top of page

Reference photo tips

My drawings are very detailed. From every highlight, hair to feather. To create this, a good photo is essential. So here are some tips for a good reference photo.

Bailey als pup gemaakt door Rebecca Engels

If you want a wild animal drawn, you can do so with a sample photo you have taken yourself, for example. Don't have a photo of your own? No problem! I will gladly help you find a suitable photo according to your wishes. This can be done from free online stock photos, but in some cases it is best to buy a good photo from, for example. Additional costs of this are for the client.

To create a portrait of your pet, I need good-quality reference photos. I want to make sure that your final portrait is as good as possible and that it accurately reflects your pet's unique personality. Choosing the right photos to work with is an important ingredient to achieve this.

There are several factors to consider when choosing reference photos of your pet. It is important that they reflect your pet's personality. And that the photo is the way you like your pet best. And then there are the technical aspects, which I will explain clearly below. 

If you want a drawing of a photo you have taken, for example of your dog or cat, pay attention to the following points

  • Make sure the photo is sharp. The better the details can be seen, the better I can transfer them to the drawing

  • Make sure there are no hard shadows in, for example, your pet's face

  • Provide a nice pose

  • Whether or not there is a collar, harness or leash

  • More than one animal in your photo


I'm sure your pet has a certain look or expression that melts your heart or makes you laugh. Or that he or she has certain traits you love. It could be his happy smile, her soft eyes or his cute floppy ears. Keep those things in mind when choosing or taking photos of your pet, because those are the photos that will help me capture your pet's true likeness in your portrait.


Exposure is one of the most important factors when photographing your pet. Photos that are too dark or overexposed make it very difficult for me to see all those little details. Try to take photos in natural daylight, then I can see the true colours of your pet's fur. Indoor lighting can sometimes change the colours, so take the photos outside or near a good natural light source such as a large window.


The more details I can see in your photos, the more realism I can incorporate into your portrait. Make sure the photos you send me are high resolution and clearly in focus. In particular, make sure the eyes and direction of the fur are clearly visible. Choose photos taken at a reasonably short distance from your pet. That way you can be sure that your photo captures a lot of detail.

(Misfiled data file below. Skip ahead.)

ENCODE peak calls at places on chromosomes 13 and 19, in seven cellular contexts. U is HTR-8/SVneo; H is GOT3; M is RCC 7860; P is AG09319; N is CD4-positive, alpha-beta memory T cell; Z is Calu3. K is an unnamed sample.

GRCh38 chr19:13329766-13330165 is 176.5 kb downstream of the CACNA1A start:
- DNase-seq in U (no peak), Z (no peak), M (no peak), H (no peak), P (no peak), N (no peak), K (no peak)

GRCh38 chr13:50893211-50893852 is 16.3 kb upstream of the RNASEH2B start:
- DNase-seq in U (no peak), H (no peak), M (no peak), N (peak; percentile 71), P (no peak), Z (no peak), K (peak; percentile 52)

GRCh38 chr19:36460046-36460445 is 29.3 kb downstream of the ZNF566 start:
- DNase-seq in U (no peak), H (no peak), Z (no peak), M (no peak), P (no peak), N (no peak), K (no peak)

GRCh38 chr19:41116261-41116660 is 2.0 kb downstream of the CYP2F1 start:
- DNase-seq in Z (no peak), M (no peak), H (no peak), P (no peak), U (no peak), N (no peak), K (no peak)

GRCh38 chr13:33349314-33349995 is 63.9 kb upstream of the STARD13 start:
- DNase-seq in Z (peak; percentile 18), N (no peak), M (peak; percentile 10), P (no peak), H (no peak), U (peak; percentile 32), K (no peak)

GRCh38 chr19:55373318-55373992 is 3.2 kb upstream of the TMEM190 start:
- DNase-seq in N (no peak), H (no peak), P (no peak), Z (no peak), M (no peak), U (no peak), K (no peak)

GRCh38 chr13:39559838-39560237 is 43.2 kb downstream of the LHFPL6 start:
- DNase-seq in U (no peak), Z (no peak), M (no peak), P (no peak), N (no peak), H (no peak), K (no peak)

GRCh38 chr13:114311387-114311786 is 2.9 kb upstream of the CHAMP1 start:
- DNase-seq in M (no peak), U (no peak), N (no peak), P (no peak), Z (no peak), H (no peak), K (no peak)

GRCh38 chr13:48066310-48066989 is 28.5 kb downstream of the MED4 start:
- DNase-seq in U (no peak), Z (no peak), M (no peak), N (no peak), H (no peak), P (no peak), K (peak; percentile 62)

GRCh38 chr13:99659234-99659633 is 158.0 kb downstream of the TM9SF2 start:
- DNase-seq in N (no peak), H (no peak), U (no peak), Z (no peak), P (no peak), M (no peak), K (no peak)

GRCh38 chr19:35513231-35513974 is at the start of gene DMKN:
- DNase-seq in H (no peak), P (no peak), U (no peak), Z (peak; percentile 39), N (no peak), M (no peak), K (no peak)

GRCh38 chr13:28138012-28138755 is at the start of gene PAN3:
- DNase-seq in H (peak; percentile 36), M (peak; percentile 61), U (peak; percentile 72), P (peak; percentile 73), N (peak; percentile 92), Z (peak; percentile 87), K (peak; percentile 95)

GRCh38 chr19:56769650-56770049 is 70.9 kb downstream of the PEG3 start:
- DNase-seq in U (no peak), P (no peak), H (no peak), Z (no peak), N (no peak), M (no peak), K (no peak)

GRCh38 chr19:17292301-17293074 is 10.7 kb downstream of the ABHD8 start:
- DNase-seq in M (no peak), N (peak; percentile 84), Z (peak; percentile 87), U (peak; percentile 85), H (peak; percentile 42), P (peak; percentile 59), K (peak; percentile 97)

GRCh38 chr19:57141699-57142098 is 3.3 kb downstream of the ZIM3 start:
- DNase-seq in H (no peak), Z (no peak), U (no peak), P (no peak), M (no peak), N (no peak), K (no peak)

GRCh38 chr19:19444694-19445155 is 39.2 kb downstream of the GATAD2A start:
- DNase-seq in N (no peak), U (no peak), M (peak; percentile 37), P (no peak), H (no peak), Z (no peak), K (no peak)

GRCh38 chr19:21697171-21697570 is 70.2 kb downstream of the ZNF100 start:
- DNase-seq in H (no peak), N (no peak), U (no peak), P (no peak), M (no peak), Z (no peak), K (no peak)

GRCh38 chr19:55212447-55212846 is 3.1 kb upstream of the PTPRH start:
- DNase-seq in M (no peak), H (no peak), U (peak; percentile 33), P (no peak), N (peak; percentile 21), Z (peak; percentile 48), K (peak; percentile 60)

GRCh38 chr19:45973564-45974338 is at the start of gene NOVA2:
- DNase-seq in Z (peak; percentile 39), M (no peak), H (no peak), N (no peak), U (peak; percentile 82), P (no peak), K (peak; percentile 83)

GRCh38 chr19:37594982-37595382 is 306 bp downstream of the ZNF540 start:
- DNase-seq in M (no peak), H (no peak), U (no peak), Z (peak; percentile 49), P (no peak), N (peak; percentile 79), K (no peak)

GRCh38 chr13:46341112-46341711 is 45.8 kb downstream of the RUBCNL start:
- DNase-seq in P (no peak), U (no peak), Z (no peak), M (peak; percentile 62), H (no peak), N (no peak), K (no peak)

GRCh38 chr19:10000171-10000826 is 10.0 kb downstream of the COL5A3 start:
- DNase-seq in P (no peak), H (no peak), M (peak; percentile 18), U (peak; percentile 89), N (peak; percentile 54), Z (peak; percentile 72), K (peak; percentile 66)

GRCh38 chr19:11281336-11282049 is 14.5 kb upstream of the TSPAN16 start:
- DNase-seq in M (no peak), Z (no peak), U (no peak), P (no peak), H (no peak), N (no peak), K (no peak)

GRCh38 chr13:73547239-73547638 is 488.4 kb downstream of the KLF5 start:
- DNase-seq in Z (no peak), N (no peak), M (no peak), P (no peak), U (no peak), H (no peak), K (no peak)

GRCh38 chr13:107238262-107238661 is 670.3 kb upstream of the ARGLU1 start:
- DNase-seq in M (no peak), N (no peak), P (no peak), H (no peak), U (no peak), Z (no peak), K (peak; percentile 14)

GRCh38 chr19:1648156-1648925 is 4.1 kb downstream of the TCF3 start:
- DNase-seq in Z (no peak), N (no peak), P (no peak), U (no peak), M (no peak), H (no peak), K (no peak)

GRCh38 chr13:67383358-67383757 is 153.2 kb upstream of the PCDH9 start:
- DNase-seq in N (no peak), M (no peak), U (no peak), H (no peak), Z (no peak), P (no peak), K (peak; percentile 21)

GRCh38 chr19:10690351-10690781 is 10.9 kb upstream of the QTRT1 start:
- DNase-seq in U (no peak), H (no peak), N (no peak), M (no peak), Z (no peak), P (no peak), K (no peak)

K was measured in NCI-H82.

If everything looks very blurry when you zoom in on your photo, it will be hard to work with this one.


Feel free to send me pictures from different angles. This helps me to get an overall picture of your pet. Generally, photos work best when taken at your pet's eye level. This avoids the strange 'big head, small body' perspective you sometimes get when you take a picture while looking down on your pet. 

The specific pose you choose is closely related to your pet's personality. There are many poses that work well for pet portraits. In the end, choose a pose that you feel best reflects your pet's nature and shows off their beautiful features. 


If there are aspects of your chosen photo that I would rather not include in your portrait, please let me know. If you wish, I can usually remove collars, harnesses, leashes and name tags.


If you are very lucky, you might have one photo that perfectly depicts all your pets. In that case, hooray! But usually it is very difficult to capture each pet perfectly in the same photo. Fortunately, I can work with individual photos of each pet to create a combined portrait, provided your photos meet the conditions below.


Make sure the photos of each pet you send me are taken in roughly the same perspective. For example, if you have a photo of a pet taken at floor level and a photo of another pet taken at standing height and looking down, the two photos will not work together in the same portrait. If both photos were taken at floor level, or both at standing height, they would be fine. 


For each pet, try to have the light coming from the same direction. If you have a photo of one pet where the light comes from the right and a photo of another pet where the light comes from the left, it will look a bit strange when you combine it into one portrait.


I always love it when you bring your pets for a photo shoot. I live in Culemborg, Gelderland so if you live nearby, please contact me. I charge a flat rate of €50,- for a photoshoot and I'll even send you a few high-resolution photos by email to keep.

Boefie gemaakt door Rebecca Engels
Bailey als pup gemaakt door Rebecca Engels
bottom of page